Arróniz Arte Contemporáneo presents JUNE – AUGUST, 2019 Tabasco 198, Roma Nte. 06700 Mexico City, CDMX More information: Arróniz Arte Contemporáneo Facebook / Instagram / Twitter Arróniz–Main GHOST MOUNTAIN Agustín González Ghost Mountain presents a group of paintings whose common denominator is a careful reflection on the genre of landscape. The main characters of these works are volcanos, mountains, hillsides of changing […]
Arróniz Arte Contemporáneo presents
JUNE – AUGUST, 2019
Tabasco 198, Roma Nte.
06700 Mexico City, CDMX
Ghost Mountain presents a group of paintings whose common denominator is a careful reflection on the genre of landscape. The main characters of these works are volcanos, mountains, hillsides of changing colors, translucent surfaces, bamboo forests, and people that at times seem to inhabit those places.
In this series developed by Agustín González (Mexico City, 1978) from personal experiences of natural immersion in Chile, Japan, and Mexico, romantic monumental landscapes are not considered as pictorial motifs. The artist privileges and transforms, according to his own vision, details of summits or the geological constitution of particular rocks. He invites the public to see his paintings as portraits of nature. Despite the attention placed on forests and mountains of different geographical contexts, González’s point of view is not naturalist—his aim is aesthetic contemplation. The artist puts at the service of his work a dedicated and attentive look that, while being overwhelmed by the grandeur of the scenarios he visits, is also able to capture the fissures and cracks in those same landscapes; in a particular way, the slow but implacable destruction of the nature of which man is responsible. González’s painting represents those processes of gradual destruction through transparencies and dynamic and scattered brushstrokes that play with the expressive possibilities of drawing and painting.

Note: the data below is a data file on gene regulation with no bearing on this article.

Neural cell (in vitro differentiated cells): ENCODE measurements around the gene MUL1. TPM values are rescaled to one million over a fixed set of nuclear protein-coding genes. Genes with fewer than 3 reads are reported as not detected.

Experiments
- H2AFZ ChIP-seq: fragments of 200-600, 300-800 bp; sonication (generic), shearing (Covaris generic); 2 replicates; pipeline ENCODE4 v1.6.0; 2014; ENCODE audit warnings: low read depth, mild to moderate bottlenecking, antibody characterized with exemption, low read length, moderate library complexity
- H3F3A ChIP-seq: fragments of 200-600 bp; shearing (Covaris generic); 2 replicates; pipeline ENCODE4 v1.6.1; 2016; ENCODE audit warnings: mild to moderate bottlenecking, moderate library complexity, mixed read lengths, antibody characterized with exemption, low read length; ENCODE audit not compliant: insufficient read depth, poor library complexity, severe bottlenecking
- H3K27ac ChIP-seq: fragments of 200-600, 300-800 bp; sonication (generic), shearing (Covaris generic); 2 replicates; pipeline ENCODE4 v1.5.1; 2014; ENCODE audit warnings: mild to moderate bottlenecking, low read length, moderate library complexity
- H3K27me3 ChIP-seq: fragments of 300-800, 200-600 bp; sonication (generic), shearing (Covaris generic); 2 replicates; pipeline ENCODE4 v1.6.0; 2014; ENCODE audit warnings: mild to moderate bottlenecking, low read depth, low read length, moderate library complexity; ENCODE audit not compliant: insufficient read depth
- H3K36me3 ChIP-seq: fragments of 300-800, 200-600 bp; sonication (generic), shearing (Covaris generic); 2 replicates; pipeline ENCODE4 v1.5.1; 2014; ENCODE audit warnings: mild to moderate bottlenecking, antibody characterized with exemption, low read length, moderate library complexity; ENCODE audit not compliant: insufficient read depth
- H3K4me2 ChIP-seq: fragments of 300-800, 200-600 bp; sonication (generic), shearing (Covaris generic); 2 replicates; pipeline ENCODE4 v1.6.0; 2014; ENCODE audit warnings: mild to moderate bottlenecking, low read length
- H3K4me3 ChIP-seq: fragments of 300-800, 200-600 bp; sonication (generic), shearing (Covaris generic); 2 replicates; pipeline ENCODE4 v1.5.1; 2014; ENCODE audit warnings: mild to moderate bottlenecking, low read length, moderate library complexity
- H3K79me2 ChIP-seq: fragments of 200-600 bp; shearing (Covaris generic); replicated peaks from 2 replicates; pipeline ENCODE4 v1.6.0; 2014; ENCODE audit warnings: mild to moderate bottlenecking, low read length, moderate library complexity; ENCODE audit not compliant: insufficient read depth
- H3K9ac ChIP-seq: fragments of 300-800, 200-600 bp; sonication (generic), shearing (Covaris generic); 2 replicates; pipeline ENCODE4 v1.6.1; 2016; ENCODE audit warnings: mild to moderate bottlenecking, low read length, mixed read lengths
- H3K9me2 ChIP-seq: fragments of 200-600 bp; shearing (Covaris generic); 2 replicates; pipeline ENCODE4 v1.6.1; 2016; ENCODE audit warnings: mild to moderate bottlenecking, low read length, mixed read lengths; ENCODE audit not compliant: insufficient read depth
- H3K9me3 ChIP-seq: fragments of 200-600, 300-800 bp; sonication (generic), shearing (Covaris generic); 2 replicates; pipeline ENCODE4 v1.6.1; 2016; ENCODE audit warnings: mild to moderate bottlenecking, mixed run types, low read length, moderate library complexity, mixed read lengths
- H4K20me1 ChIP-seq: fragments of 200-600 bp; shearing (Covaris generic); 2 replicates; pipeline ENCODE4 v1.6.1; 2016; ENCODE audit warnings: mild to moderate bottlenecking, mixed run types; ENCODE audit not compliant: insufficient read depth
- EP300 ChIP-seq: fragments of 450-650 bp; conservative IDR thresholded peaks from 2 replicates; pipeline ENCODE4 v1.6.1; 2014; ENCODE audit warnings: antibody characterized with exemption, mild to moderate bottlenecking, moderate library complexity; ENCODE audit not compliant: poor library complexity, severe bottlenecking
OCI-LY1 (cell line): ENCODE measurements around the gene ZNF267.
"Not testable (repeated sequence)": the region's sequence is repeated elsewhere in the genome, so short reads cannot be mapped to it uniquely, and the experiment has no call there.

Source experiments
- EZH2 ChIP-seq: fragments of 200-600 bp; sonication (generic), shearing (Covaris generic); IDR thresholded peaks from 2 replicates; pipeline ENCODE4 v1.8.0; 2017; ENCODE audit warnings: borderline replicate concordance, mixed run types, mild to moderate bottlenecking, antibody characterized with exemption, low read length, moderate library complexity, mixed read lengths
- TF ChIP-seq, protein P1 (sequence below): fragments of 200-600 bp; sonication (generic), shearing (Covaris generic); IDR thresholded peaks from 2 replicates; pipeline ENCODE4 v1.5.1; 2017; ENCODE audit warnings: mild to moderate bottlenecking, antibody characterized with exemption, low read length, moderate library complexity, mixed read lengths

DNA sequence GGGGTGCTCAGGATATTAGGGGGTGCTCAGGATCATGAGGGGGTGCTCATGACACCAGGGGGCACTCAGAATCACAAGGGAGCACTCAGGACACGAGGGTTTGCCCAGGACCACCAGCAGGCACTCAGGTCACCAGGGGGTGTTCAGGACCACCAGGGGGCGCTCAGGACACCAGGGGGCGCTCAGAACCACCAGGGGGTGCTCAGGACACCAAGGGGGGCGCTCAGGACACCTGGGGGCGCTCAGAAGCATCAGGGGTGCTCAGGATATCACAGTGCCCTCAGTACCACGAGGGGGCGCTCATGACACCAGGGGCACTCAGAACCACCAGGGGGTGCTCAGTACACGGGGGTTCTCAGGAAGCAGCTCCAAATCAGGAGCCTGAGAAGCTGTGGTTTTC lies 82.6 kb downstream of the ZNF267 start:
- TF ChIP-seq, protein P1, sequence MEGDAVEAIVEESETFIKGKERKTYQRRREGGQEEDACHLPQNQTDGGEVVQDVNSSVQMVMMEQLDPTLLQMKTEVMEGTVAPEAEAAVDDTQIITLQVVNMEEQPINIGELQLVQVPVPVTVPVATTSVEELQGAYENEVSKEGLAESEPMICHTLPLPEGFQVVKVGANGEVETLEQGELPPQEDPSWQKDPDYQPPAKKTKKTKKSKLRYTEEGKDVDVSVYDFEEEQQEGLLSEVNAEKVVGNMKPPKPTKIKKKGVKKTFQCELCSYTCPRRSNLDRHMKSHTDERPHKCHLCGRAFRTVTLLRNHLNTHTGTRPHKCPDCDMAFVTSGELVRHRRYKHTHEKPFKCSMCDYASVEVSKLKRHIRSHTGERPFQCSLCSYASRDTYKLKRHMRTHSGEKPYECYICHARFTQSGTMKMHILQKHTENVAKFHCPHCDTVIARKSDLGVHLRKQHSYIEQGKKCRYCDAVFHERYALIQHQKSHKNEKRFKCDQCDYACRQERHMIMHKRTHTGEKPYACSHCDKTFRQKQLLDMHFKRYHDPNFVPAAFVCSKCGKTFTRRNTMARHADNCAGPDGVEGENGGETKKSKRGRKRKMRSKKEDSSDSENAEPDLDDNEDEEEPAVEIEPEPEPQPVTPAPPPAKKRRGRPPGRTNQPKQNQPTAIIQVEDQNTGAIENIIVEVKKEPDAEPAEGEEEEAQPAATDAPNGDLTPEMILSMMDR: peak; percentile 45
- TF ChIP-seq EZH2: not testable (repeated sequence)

«Habit: A way of proceeding or repetition of same or similar acts, originated by instinctive tendencies, especially ones that are hard to give up.»
The interior space keeps the memory of those whom inhabit it alive; however, time might transform the rooms at the will or necessity of those residents.
The domestic deterioration that comes from ordinary use leaves traces on the furniture, the floors, the walls and the ceiling. The routines and habits from those who occupy the space leave evidence of living. These patterns or traces appear in the paintings; fluid and incomplete reconstructions of spaces which are no longer possible to access, but through this recreation almost seem tactile. A frozen moment in the slow process of fading memories of places that were once so familiar.
For her first exhibition at the gallery, Hisae Ikenga presents two series of works; on the one hand, the metallic structures with panels of the series Sutil olvido, and on the other, the ceramics Fósiles-vasija.
Both proposals mix elements and materials from different times and moments. In the case of the Sutil olvido series, the mixture of the production processes, the industrial materials, their qualities and colors, together with the forms, are the protagonists of this temporary chaos. And in the case of the Fósiles-vasija, a series of supposed rocks have sedimented over thousands of years, taking the form of a vessel with relief drawings.
Born in Mexico City, Hisae Ikenaga studied at the ENPEG, INBAL, and continued her formation at the University of Arts & Design of Kyoto and the Universidad Complutense de Madrid.